“I’m still alive and working towards my dream,” says Richard Jetter following his heart diagnosis and subsequent surgery.
Richard’s mother Teresa Hunt talks about the lack of awareness among parents when it comes to heart conditions that affect young athletes and advocates for schools to require cardiac testing to help prevent tragedies.
“Thank goodness Richard went into atrial fibrillation.”
Not words you would expect to hear from the mother of a 16-year-old athlete, but in Richard’s case, A-fib likely saved his life. While in the emergency room waiting to be cardioverted (a procedure in which an electric current is used to reset the heart’s rhythm back to its regular pattern), doctors performed an echocardiogram. It was this imaging that discovered Richard’s coronary artery anomaly—the #2 leading medical cause of sudden cardiac death in young athletes and a condition that cannot be detected by an EKG.
By most accounts, Richard Jetter is lucky to be alive. At 6’6” tall, he has been active in sports for more than half of his life, playing football from the age of seven, running 5Ks starting at the age of ten, and most recently training hard in basketball to prepare for college and hopefully beyond.
Like in the case of so many other young athletes, Richard has experienced no symptoms that would indicate a heart condition and has passed all of his physicals. That makes it hard to think about what could have happened had Richard’s A-fib not occurred.
It was just over a year ago when Richard’s mother, Teresa Hunt, received a shocking call from the school nurse telling her to take Richard to the ER because his heart was skipping beats.
“Many parents think that if their child has no symptoms and is healthy, like Richard was, there is nothing to worry about,” she says. “I shiver now when I think about what could have happened to my child—all those years of physical activity with this ticking time bomb in his heart. A-fib was truly a blessing.”
To fix his coronary artery anomaly, Richard underwent a surgical procedure called coronary unroofing and was back to modified training just five weeks later. Richard currently trains with DeWayne Brown, founder of 2/10ths Speed & Agility in Pittsburgh, who he has been with since he was seven years old. Richard is gearing up to impress on the basketball court his senior year at Brashear High School and plans to play in college and someday make it to the NBA. Teresa is thankful her son’s heart condition was discovered early—not only to prevent an unforeseen tragedy, but also so his condition could be addressed in time for his senior year, when it is important to shine on the court to attract the interest of college recruiters.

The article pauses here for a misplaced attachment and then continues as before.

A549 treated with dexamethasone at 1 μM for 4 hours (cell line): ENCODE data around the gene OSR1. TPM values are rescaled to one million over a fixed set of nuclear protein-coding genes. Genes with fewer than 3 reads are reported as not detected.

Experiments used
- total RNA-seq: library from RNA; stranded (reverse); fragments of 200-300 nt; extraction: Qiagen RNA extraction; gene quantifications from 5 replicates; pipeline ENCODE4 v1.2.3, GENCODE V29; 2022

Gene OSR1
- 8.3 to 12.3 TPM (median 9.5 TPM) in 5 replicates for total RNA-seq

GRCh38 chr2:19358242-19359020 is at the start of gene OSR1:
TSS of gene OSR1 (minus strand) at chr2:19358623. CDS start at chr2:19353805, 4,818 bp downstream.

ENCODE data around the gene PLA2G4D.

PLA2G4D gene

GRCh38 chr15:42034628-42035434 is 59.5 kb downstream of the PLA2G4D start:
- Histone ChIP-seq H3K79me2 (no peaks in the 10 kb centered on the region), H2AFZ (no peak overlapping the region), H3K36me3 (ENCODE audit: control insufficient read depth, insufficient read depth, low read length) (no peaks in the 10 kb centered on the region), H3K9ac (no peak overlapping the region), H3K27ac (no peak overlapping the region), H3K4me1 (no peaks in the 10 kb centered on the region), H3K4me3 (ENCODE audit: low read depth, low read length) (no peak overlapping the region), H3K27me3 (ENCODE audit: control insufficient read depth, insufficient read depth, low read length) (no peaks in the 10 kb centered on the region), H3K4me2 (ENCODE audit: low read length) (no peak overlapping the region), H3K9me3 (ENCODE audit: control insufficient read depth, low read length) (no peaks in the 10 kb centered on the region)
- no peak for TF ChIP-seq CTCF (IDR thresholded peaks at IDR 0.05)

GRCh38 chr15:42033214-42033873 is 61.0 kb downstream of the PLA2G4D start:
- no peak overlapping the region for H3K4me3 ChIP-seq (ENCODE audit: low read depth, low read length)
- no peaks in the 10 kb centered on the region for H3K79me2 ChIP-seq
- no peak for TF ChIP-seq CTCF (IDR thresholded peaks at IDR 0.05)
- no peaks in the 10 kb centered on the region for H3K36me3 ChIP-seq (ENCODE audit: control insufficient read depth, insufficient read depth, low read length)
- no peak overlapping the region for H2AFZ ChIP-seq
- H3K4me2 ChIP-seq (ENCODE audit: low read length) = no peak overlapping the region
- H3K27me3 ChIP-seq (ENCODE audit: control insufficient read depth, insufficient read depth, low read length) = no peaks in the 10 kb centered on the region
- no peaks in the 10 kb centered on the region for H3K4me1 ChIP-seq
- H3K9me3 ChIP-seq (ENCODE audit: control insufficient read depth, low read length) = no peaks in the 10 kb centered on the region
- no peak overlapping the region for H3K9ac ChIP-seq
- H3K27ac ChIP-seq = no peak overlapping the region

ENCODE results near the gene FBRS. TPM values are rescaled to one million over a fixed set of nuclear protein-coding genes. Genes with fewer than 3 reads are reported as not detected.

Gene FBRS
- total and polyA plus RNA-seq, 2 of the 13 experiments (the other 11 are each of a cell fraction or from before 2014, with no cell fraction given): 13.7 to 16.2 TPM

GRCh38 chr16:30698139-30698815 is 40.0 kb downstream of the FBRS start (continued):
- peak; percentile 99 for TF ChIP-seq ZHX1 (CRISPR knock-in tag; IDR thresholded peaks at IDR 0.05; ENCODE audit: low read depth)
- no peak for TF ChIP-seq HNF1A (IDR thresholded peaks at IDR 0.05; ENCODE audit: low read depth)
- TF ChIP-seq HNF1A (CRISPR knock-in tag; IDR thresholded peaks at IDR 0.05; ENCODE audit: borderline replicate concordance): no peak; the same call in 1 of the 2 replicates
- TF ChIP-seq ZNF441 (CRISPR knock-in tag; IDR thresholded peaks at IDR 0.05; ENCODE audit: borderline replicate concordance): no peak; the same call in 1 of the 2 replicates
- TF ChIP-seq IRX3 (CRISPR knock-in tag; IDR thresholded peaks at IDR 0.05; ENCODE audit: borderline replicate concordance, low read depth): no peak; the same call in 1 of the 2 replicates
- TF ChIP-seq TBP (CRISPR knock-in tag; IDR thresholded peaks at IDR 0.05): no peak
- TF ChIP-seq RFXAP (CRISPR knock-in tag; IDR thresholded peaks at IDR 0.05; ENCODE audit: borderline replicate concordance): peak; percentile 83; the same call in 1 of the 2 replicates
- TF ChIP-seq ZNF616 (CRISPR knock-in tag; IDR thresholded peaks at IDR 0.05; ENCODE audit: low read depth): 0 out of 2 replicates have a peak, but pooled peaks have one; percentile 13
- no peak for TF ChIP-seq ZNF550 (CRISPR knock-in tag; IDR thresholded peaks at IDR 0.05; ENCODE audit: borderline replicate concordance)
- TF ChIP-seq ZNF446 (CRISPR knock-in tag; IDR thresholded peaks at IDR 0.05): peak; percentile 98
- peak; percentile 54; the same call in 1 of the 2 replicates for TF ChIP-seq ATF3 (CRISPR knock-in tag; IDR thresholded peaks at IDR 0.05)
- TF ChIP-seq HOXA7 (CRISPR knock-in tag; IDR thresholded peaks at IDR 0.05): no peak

Teresa strongly believes catching these unsuspected heart conditions early is so important.
“I think that most parents are unaware of potential heart problems that could affect their children, like I was, and they don’t know how to get their kids checked out,” she states. “Parents are dedicated to helping their children succeed in sports and are not thinking about things that can take them out of the game or, worse, cause death.”
Teresa now advocates for schools to offer this important cardiac testing to students. “I know there are mothers out there who weren’t as lucky as I was to have their child go into A-fib to discover a problem, and I want to do whatever I can to prevent as many future heartbreaks as possible,” she says with emotion.
As for Richard, he wants fellow athletes to know that heart conditions don’t necessarily mean the end of sports.
Both Teresa and Richard starting researching heart abnormalities after the diagnosis, and Richard reached out to a number of pro athletes with heart conditions who have been able to return to the game. Retired NBA player Etan Thomas is one. In 2007 he underwent open heart surgery to repair a leak in his aortic valve and was back on the basketball court nearly one year later. Etan not only responded to Richard’s initial contact but continued to stay in touch throughout Richard’s recovery. His best advice? Be patient.
Throughout his ordeal, Richard has looked at his situation as something positive that pushed him harder, and he has never lost sight of his end goal. “I believe I can overcome anything now—all it takes is resilience in the face of adversity,” he says. “I’m still alive and working towards my dream.” Richard’s positive energy was hard not to notice even as he prepared for his procedure. “Richard wasn’t afraid one bit going into surgery,” Teresa says. “In fact he literally danced down the hallway to the operating room and vowed to dance out too.” Richard would tell you that his thoughts were already on his recovery and returning to basketball. And that is exactly what he has done.